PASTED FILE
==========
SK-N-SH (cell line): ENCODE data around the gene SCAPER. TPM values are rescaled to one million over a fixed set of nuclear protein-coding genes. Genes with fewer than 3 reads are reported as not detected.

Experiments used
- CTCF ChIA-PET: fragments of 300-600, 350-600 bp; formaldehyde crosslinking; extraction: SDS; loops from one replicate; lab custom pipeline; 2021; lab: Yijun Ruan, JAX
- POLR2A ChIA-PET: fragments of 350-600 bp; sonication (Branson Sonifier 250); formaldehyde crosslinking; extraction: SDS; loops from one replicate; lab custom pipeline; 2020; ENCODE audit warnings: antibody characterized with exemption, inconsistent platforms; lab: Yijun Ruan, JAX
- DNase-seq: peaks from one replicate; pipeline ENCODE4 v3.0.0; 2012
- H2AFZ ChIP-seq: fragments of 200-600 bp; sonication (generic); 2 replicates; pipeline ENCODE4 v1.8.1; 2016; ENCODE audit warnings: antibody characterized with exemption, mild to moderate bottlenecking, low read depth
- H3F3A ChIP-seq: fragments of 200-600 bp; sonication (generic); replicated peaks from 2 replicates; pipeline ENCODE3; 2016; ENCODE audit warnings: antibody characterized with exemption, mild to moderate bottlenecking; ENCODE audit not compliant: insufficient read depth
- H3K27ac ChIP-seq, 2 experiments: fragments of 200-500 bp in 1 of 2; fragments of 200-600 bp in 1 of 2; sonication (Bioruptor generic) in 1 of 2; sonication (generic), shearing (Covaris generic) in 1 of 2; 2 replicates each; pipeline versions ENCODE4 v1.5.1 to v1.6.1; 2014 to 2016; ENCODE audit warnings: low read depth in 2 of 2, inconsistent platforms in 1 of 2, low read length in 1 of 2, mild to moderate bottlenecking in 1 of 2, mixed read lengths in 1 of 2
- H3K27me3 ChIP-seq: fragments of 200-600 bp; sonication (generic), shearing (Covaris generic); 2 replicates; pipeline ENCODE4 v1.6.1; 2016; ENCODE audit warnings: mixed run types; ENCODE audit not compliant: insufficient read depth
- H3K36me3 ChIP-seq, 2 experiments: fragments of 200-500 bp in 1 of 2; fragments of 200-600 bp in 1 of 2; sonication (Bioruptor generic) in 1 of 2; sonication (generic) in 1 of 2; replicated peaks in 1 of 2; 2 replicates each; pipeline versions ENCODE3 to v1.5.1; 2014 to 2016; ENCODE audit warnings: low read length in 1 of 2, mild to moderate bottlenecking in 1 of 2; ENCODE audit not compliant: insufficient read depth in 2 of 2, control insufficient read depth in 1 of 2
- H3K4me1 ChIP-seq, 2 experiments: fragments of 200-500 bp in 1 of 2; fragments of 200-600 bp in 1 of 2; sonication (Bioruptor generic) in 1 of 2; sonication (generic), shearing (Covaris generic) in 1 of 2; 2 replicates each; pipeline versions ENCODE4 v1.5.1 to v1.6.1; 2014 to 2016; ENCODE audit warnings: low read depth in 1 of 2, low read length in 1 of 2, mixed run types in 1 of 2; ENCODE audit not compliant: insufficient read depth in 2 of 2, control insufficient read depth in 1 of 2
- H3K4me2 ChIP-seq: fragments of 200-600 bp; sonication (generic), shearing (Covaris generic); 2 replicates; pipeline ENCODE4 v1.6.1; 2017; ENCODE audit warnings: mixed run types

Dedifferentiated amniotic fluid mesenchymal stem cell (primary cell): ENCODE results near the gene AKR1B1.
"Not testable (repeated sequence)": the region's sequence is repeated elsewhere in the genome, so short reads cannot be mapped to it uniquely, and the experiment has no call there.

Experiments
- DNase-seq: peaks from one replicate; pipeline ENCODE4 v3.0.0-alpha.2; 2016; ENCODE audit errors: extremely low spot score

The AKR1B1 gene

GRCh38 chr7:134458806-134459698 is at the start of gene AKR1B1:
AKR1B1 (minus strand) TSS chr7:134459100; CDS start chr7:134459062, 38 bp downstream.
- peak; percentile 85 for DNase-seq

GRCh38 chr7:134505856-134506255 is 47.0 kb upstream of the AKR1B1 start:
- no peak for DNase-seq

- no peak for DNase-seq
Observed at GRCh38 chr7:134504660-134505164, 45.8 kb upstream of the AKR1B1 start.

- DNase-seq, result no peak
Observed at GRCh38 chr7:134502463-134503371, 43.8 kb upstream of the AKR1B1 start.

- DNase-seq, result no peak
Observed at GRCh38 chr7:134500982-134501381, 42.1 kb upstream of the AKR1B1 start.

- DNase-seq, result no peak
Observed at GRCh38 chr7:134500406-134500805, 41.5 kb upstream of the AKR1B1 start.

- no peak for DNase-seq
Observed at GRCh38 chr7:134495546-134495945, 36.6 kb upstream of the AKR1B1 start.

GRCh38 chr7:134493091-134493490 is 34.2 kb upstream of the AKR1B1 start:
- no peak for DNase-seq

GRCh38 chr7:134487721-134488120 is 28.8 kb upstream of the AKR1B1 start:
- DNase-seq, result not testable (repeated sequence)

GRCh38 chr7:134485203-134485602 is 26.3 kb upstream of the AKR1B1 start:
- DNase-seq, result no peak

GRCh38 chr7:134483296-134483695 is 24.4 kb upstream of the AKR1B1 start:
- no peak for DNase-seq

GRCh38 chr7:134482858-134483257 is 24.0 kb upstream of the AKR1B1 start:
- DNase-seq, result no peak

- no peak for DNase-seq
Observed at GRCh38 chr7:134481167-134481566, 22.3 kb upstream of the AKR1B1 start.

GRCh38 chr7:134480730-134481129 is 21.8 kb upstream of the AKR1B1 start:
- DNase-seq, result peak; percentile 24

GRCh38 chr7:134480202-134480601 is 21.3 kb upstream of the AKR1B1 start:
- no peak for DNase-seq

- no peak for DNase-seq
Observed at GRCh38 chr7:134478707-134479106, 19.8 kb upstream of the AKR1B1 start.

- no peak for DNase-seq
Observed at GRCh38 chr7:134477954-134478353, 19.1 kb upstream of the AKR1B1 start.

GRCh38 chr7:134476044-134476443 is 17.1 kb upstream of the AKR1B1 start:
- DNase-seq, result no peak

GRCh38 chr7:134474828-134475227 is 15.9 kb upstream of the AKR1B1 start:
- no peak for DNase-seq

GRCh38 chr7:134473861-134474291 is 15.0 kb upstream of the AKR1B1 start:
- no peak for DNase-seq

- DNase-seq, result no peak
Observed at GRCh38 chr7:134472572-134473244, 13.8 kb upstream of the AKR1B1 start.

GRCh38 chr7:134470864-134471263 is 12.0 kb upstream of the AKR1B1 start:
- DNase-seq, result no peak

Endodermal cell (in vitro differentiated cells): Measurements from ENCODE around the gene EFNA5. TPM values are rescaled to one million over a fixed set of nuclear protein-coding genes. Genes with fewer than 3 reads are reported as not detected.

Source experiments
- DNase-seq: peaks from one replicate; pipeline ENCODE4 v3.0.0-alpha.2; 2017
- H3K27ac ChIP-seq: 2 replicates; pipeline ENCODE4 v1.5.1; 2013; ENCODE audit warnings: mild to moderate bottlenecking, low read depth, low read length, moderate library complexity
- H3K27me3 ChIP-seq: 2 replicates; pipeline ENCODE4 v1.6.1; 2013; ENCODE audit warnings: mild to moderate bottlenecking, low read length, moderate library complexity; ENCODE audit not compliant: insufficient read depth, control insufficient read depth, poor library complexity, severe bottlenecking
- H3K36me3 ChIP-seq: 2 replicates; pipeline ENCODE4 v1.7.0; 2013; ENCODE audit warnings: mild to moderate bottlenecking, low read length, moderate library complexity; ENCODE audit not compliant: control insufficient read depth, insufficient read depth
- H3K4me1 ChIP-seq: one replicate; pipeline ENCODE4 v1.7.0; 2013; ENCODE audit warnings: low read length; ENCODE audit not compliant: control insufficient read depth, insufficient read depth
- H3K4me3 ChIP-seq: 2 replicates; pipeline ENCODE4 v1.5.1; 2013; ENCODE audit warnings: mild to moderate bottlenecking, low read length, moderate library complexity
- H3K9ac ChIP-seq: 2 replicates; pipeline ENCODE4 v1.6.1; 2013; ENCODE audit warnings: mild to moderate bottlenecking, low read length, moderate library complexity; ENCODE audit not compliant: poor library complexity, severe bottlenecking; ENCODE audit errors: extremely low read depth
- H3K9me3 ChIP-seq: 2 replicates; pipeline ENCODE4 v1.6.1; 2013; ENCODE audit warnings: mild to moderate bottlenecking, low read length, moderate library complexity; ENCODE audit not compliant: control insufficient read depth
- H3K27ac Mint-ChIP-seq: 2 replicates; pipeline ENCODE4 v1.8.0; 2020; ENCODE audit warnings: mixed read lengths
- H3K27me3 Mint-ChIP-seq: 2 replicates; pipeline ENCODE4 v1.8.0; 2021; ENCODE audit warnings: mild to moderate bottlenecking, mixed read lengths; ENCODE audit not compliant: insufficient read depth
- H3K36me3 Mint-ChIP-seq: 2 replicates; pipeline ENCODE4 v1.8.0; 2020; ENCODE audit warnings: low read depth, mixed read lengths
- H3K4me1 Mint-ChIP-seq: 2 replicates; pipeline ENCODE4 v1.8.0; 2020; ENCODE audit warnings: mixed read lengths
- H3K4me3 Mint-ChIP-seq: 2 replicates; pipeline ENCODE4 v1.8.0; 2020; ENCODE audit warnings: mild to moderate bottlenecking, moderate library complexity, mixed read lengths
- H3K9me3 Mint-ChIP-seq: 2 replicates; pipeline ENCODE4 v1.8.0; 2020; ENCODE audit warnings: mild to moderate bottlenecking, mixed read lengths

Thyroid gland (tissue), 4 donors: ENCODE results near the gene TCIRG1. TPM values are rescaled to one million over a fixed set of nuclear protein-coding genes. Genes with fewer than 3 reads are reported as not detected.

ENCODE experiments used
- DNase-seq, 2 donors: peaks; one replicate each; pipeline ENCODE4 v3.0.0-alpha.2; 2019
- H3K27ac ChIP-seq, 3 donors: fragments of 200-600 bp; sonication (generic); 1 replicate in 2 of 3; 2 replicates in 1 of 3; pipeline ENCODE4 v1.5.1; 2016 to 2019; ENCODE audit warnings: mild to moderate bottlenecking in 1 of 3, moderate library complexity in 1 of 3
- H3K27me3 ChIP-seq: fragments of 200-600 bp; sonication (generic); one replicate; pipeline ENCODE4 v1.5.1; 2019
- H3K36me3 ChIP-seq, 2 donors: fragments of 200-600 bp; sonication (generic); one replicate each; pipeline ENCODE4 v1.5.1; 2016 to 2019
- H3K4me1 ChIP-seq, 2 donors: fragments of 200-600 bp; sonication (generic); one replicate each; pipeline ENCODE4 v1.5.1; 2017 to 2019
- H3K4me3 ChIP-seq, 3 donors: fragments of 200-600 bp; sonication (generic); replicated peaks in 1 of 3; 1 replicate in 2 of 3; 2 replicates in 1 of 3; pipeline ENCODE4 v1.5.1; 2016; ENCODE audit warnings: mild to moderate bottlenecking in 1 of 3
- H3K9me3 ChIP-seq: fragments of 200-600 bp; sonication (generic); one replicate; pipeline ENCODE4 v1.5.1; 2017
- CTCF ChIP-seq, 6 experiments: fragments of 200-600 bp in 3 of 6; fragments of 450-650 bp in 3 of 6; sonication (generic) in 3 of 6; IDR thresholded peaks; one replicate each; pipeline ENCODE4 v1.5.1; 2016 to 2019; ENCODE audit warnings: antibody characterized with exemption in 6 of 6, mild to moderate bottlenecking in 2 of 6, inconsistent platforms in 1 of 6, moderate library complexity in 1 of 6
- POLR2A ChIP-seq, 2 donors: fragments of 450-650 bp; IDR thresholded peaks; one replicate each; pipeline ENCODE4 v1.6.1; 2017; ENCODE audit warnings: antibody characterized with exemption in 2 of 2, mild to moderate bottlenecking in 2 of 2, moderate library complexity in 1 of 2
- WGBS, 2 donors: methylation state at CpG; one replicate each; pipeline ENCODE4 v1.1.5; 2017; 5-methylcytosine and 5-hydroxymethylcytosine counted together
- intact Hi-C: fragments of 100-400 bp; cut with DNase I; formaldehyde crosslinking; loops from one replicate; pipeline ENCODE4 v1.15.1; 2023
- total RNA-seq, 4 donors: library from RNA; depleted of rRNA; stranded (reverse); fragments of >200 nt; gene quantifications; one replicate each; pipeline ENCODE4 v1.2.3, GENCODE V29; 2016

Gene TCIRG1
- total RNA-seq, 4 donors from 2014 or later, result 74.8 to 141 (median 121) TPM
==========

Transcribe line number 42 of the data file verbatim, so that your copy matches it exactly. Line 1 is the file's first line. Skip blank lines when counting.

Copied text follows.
- DNase-seq, result no peak